I am plagued by a cheerless intuition that 10 years from now, we will all look back upon the Live-8 extravaganza as one of the greatest public relations frauds ever perpetrated against the African continent.
While it is not yet clear who will be caused to bear the principal responsibility for this, it would seem obvious enough that much of the blame will properly be charged to the project’s organizers and spokespersons, Bob Geldof and Bono of U2.
If their objective was to picture Africa to the world as hopeless, hapless, and pointedly responsible for its own economic predicament, they succeeded surpassingly.
During the run-up to July 2, Messrs. Geldof and Bono, with tenacious consistency, told halves of what would seem (to the world’s unwitting) to be two counterpoising stories. The first of the half-told tales was of the white world with its traditions of discontinuous compassion for the unfortunate. The second half-told story was of the black world with its traditions of penury, suffering and corruption - the first two conditions, in their apparent selective view, caused largely by the last. It was as if these flawed half descriptions of two peoples, one able, one not, were polar ineradicable marks struck by the Gods somewhere in the impenetrable mists of pre-history.
I watched a good deal of the pre-concert television coverage. During the withering blitz, I saw not a single comment from a single African scholar, politician, or rank-and-file citizen on Africa’s reaction to what the events’ white organizers were saying to the world on Africa’s behalf. Like the African performers who, with the exception of Youssou N’Dour, were excluded from the Live-8 concerts, Africa’s thinkers and political leaders were also largely excluded from this, the most European of song-feted weddings, joining vainglorious paternalism to historical amnesia.
Africa is not poor by accident. In fact, Africa is not poor at all. Many Africans, perhaps, but not Africa.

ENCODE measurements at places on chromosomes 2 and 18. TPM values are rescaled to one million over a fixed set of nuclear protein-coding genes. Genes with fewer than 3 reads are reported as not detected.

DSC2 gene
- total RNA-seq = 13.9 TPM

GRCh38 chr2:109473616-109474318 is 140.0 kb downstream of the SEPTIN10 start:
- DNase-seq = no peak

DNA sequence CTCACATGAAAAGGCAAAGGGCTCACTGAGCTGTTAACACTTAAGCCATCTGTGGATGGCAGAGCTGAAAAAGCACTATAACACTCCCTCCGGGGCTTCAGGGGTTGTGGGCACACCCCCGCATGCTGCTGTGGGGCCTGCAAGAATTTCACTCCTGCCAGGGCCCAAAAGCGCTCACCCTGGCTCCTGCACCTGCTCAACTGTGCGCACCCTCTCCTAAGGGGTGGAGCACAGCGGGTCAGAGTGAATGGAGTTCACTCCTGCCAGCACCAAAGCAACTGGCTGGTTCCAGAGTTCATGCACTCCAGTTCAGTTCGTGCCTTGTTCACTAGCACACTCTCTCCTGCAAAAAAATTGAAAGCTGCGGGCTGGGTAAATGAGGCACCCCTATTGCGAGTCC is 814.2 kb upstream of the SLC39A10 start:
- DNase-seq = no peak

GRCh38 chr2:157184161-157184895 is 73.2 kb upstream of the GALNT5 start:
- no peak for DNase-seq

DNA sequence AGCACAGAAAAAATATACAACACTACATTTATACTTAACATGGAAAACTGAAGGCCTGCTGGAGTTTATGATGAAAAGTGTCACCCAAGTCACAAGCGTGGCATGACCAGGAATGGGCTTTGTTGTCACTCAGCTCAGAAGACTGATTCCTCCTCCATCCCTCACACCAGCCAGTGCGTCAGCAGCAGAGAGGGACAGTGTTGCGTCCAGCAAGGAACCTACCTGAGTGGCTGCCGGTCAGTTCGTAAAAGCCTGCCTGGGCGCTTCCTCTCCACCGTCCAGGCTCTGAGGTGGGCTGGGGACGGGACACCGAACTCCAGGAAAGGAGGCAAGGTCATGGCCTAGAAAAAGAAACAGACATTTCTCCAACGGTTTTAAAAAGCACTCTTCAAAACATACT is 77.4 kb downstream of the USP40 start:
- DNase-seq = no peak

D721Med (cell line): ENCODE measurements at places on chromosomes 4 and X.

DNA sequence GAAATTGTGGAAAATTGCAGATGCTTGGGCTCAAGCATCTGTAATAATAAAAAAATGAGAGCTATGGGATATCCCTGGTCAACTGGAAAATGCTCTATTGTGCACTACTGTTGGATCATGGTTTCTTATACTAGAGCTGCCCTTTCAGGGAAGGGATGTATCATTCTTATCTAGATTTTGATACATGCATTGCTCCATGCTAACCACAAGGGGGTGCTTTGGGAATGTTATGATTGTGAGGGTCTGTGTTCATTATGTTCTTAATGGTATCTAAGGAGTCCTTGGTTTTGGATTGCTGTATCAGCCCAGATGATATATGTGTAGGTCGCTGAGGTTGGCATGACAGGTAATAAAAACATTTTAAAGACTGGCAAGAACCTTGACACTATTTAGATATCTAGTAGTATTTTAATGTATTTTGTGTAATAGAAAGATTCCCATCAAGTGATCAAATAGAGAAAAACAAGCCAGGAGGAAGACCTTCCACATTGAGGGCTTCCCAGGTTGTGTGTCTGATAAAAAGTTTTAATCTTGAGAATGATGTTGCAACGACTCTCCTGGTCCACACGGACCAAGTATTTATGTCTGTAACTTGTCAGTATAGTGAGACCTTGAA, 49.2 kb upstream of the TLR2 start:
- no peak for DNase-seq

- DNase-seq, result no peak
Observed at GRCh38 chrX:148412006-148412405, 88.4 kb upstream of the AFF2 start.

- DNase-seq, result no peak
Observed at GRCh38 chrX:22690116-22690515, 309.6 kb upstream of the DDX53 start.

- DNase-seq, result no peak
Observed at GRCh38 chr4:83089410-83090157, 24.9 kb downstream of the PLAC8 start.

With a population smaller than India’s, Africa has two thirds of the entire world’s natural resources. It is flush with, among other things, oil, gas, diamonds, gold, plutonium, chromium, ferroalloy and coal. Europe, over a span of three and a half centuries, carted off any and everything of value that it could carry, including tens of millions of enslaved human beings and enough of Africa’s natural resources to enrich itself in virtual perpetuity. African countries, at their hard-fought independence, were left by their European exploiters with fewer than half the universities, continent-wide, that can be found today in the city of Boston. In Congo, with its abundant natural treasures, King Leopold of Belgium plundered extravagantly, while psychopathically slaughtering, along the way, 10 million Congolese between the years 1890 and 1910. In Angola, Mozambique and Guinea–Bissau, Portugal, following a murderous US-supported campaign of colonial suppression, was militarily expelled from its former slave-producing colonies, but not before making off with items as small and piddling as light bulbs and toilet tissue. Britain, in one episode of its several and varied colonial crimes, drew an arbitrary line around three populous and distinctly different peoples, and called it Nigeria, thereby creating the insoluble tensions that bedevil Africa’s bellwether nation, forty years on. The United States, while benefiting from slavery, colonized Liberia, saddled it with a Cold War CIA station and cursed it with a near-wageless rubber plantation called Firestone.